If ever proof was needed that fashion designers live in a parallel universe, Kenneth Cole has delivered it.
The American shoe and clothing designer attracted the ire of the Twitterverse after trying to parlay international fascination with the crisis in Egypt into marketing buzz for his latest collection.
Cole tweeted on Thursday afternoon: "Millions are in uproar in #Cairo. Rumor is they heard our new spring collection is now available online at http://bit.ly/KCairo -KC".
Retribution was swift.
Michael Arrington, founder of technology news website TechCrunch and an influential online pundit, struck early with the following reprimand: "WTF (what the f---k) is wrong with you, @KennethCole?".
Thousands more followed, outraged that Cole had hijacked the Cairo hashtag - normally used to aggregate conversation on a particular topic - in order to promote his brand.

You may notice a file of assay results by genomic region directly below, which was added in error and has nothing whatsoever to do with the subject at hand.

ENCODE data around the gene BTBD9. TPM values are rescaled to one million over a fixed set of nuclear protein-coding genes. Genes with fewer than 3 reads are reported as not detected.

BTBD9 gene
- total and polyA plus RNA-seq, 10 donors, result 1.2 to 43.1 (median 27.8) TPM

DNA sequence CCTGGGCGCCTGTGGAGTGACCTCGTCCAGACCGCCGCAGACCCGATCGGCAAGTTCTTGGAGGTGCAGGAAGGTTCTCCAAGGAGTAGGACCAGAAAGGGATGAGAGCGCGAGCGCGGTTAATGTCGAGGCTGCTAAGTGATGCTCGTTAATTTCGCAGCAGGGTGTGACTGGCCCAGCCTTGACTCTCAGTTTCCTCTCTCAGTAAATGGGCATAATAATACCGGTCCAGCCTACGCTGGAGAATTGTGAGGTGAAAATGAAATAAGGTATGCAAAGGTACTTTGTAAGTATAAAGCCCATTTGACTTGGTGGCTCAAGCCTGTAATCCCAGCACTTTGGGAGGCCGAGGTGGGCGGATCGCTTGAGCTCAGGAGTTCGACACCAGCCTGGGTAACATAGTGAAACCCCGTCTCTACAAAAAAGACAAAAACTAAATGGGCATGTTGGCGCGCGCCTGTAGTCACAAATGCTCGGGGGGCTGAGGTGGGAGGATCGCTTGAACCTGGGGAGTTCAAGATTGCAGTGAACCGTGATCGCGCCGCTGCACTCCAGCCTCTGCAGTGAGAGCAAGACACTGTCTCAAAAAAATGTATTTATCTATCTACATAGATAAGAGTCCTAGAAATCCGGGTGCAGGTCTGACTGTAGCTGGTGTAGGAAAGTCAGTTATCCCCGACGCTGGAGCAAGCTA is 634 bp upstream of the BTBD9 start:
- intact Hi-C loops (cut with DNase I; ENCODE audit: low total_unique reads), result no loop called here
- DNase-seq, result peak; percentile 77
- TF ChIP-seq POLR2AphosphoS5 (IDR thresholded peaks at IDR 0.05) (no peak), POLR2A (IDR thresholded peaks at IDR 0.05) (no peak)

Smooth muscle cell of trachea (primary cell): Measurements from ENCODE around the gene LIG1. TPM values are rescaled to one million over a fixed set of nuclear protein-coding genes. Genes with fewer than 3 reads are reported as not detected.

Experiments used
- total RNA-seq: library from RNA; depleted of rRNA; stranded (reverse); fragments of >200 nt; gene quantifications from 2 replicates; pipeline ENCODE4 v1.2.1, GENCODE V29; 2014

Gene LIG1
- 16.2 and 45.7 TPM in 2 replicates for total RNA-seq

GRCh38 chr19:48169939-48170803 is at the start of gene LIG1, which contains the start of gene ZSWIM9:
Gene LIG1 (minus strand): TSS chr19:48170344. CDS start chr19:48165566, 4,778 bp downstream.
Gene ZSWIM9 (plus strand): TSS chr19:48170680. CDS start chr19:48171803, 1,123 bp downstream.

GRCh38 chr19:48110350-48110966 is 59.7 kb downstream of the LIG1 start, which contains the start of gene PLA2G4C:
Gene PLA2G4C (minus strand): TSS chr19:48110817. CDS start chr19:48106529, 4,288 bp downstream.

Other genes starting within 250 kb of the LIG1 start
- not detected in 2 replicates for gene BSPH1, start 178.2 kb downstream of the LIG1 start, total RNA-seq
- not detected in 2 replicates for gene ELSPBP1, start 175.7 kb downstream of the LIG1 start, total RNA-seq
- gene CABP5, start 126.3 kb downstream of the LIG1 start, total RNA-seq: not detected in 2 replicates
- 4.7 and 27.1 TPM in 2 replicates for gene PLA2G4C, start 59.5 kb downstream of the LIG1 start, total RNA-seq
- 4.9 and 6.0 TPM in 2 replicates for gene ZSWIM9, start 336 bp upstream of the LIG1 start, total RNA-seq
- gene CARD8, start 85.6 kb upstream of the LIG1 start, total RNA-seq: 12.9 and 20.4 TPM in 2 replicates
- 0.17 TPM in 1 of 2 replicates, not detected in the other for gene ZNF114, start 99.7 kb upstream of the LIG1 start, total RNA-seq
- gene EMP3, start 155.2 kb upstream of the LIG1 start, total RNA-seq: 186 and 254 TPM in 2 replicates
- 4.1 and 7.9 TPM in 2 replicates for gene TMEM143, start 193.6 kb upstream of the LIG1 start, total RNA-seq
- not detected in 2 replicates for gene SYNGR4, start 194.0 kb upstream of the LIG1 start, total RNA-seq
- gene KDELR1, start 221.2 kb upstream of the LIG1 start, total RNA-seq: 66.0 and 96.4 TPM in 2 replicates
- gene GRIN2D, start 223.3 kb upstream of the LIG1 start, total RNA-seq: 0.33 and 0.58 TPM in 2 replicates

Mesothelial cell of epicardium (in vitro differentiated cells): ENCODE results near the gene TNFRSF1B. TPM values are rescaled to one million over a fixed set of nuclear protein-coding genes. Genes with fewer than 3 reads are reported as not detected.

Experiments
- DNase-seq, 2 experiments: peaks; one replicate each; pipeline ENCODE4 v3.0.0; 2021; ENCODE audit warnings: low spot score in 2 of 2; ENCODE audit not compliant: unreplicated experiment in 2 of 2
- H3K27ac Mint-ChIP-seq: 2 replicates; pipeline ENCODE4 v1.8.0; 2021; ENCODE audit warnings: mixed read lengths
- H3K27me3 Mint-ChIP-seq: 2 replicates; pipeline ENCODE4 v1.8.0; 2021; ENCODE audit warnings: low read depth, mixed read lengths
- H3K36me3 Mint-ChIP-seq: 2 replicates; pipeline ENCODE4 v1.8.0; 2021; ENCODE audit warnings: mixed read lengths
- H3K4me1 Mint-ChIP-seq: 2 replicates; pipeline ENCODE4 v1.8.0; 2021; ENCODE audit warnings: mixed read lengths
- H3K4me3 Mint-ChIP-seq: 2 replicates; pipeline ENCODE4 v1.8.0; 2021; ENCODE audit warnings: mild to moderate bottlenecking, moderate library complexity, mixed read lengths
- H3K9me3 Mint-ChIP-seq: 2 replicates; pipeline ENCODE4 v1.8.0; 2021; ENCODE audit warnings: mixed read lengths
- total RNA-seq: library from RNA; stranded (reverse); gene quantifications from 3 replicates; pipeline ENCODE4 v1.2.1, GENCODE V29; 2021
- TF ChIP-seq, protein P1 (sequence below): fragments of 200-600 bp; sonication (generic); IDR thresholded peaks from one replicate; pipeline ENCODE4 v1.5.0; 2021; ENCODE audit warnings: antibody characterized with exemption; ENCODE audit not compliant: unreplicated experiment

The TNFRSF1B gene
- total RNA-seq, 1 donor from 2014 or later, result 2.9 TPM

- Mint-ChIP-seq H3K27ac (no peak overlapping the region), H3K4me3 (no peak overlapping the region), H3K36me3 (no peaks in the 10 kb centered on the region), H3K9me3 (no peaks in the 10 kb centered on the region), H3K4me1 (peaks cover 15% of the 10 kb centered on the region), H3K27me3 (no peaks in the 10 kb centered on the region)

Cole quickly deleted the tweet and published an apology on Facebook.
"I apologize to everyone who was offended by my insensitive tweet about the situation in Egypt," he wrote.
"I've dedicated my life to raising awareness about serious social issues, and in hindsight my attempt at humor regarding a nation liberating themselves against oppression was poorly timed and absolutely inappropriate."
James Griffin, consultant with Australian social media monitoring group SR7, said research by partner company Aon showed that attracting negative attention on social media platforms could cause long-term brand damage to companies and businesses.
"Whether this offensive tweet from Kenneth Cole is an example of this is yet to be determined," Mr Griffin said.
"They have a history of what perhaps some would consider as being 'witty' Tweets, but unlike previous marketing mediums, the social media world bites back."
- Sydney Morning Herald
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